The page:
How do the Dutch integrate transit & bikes? How easy is it to park your bike & board a train? What design elements influence the transition? Can bikes be brought on board? How do the Dutch measure transit performance? How have they made transit reliable and responsive?
In Dutch cities, bike infrastructure is incorporated into transit planning. Cycling is seen as a connector between public transportation networks and therefore must be integrated into transit infrastructure. The foremost example is the bike parking at train stations. In every city we visited, we have seen huge bike parking facilities with thousands of bicycles. Making bike parking accessible is an integral component of their transportation design, encouraging people to bike to the station and take the train instead of driving. Not only are there thousands of free spaces, but there are systems in place to help cyclists find available spots. In Utrecht, for example, they tracked how many spots were open per row and displayed that number on a screen at the beginning of each row. We've also seen stations with elevators large enough for multiple bikes, or bike-friendly ramp escalators.
Multi-level Bike Parking
Another aspect of transit and bike integration is for when riders need to take their bikes with them. This is usually doable as there is a designated area for bikes on many of the trains and trams. The exception, however, is if the trains or trams are in peak hours. During these high ridership hours, bikes aren't allowed, even in the compartments that are meant for bikes. The experience of taking your bike on the train/tram really varies with how full it is. If there are many people, it can be stressful trying to find a space for your bike and getting it on and off in time. However, people are accommodating and once your bike is settled, it's quite easy.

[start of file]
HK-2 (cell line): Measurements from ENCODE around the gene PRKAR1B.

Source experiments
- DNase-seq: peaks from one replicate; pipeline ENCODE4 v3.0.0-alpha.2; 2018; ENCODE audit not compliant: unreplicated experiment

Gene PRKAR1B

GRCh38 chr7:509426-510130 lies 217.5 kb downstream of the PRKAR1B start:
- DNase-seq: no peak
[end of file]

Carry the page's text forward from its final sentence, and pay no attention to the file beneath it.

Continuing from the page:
A Bike Spot on a Tram
It is clear a lot of thought and planning went into transportation planning in Dutch cities. They consider all relevant factors when trying to improve a certain aspect of transportation, making it more efficient and accessible. In order to understand the effects of these extensive efforts, they need methods of measuring transit performance. Some parameters they use are tracking the share of trips taken by each mode of transportation. The overall goal is to decrease the percentage of trips taken by car, so if this number is decreasing, it could mean that the city has taken successful measures in public transportation and cycling infrastructure. Some successful examples we have learned about on this trip include redesigning corridors to be safer for cyclists and connecting transit networks and cycling networks, not to mention timely and well-connected train and tram lines. Additionally, planners actively solicit public feedback and try to work with the surrounding community to address their concerns and meet their needs. In doing this, planners are addressing all aspects of sustainability and are succeeding in making their cities more livable.
Bikes Outside Amsterdam Centraal